Helen Hamilton has always known there is something odd about her. It's not just her superhuman strength, which she has learned to mask, or her tendency to provoke strange attackers. Lately she's worried that she's losing her mind — and the news that she is no ordinary human but a hero of Greek legend raises as many questions as it answers.
Now consider this description:
A mysterious and glamorous family that hangs together clannishly takes an interest in a shy, awkward local girl. She is irresistibly drawn to one of the gorgeous sons, but he seems to be, confusingly, both attracted and repelled by her. She learns that there are supernatural forces and ancient traditions that make their union impossible, but their love is too powerful to resist.
Does this remind you of "Twilight"?
Although Josephine Angelini's new novel, "Starcrossed" (HarperTeen: $17.99, ages 12 and up), will remind readers of both Rick Riordan's and Stephenie Meyer's popular series, Angelini quickly establishes her own territory. The world of the Greek gods is alive and well on Angelini's Nantucket Island, and the secretive Delos clan definitely has Cullen-like powers. But Angelini is an original, and she's confident enough even to drop a few sly vampire jokes early on.
Homer's "Iliad" is the basis of her story, and she convincingly translates the drama of the ancient world into high school society and smalltown life. Helen has been flying under the radar for years, plagued by her odd talents as well as her obsessive need to hide — a difficult trick for a girl who is both Amazon-big and Helen-of-Troy beautiful.
When she meets the children of the new family on the island, she feels a hatred so strong, she's driven to physically attack Lucas Delos. It turns out there is a blood rivalry that goes back thousands of years and has set in conflict five houses descended from the heroes of the Trojan War. Angelini cleverly sets up the rules of her supernatural world to engage all the fascinating contradictory elements of the world of the Greek gods as we read them in Homer's epics. In the end, the question that will carry the series through its intended three books is this: Will Helen and Luke, as lovers, manage to avoid what seems to be their fate as enemies? And isn't it hubris for them to think they are special enough to defy fate?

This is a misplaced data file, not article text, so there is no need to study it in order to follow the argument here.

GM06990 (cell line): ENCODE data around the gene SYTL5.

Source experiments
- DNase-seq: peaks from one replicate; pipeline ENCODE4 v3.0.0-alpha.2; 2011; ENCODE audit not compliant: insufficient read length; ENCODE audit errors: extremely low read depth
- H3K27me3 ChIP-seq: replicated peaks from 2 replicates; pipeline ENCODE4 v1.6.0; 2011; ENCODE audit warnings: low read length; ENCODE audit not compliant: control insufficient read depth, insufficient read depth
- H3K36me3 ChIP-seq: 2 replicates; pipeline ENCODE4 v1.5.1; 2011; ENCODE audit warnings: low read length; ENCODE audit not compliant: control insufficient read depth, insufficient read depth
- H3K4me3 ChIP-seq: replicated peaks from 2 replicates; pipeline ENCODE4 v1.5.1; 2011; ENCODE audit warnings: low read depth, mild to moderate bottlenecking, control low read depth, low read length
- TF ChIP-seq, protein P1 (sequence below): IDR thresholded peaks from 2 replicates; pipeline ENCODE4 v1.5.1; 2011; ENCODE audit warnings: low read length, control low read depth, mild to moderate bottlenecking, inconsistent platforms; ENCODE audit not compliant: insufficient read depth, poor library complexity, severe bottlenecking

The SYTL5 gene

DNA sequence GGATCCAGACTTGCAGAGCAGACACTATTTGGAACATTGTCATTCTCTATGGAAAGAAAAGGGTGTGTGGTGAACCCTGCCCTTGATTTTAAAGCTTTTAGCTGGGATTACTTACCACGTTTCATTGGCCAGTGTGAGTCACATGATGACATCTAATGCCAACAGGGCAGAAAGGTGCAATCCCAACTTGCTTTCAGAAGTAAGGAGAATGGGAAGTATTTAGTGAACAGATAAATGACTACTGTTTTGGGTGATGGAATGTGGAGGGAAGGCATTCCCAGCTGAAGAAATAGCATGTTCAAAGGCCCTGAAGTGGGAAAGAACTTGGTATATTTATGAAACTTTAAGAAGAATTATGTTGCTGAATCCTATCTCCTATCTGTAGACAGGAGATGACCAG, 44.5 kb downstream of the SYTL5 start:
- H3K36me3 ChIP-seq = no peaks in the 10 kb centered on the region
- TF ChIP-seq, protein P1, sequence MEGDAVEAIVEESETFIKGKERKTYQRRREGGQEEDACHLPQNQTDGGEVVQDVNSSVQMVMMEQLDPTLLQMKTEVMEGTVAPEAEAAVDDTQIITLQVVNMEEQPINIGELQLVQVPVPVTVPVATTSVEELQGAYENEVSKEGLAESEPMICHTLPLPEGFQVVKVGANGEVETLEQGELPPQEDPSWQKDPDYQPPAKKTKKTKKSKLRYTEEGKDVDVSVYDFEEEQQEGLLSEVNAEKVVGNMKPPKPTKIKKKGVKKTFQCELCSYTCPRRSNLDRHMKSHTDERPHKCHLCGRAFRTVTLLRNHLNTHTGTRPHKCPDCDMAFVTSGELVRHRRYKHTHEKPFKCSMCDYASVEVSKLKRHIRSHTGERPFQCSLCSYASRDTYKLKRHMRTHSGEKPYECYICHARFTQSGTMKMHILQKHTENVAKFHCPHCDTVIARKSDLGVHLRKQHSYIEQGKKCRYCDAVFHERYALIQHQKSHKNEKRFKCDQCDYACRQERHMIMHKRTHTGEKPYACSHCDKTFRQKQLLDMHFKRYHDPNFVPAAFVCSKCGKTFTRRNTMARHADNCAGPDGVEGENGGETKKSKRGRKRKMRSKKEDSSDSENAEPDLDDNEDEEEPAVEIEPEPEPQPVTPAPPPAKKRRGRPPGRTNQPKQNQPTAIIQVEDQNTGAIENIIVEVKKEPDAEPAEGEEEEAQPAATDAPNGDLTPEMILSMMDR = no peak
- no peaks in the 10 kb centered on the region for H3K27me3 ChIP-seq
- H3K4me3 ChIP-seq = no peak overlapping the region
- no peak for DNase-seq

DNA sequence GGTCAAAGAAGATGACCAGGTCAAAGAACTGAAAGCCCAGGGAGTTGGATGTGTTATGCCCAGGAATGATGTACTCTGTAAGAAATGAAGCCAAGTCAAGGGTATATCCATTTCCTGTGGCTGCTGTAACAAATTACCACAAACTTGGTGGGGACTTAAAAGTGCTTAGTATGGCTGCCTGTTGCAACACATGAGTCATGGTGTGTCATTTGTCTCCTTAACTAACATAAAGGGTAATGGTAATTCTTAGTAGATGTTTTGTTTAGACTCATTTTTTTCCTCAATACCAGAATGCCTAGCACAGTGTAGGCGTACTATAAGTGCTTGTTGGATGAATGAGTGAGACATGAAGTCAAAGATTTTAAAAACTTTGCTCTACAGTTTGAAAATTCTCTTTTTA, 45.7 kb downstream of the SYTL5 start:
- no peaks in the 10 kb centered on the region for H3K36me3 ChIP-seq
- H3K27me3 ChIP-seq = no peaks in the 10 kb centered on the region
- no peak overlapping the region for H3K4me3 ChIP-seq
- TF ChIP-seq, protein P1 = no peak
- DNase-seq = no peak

Helen always returns in her mind to the story of Oedipus: You meet your fate on the road you were taking to avoid it. Hers is a road I'm eager to travel; the second book in this series, "Dreamless," is slated for May 2012 — not soon enough, as far as I'm concerned. I haven't wanted a second book so much since "The Hunger Games."
America seems to be a good place for Greek gods these days. Chiron, the centaur who taught Hercules and countless demigod heroes of legend, explains the migration of the Greek pantheon like this in the first Percy Jackson book: "The gods simply moved.… Like it or not — and believe me, plenty of people weren't very fond of Rome, either — America is now the heart of the flame."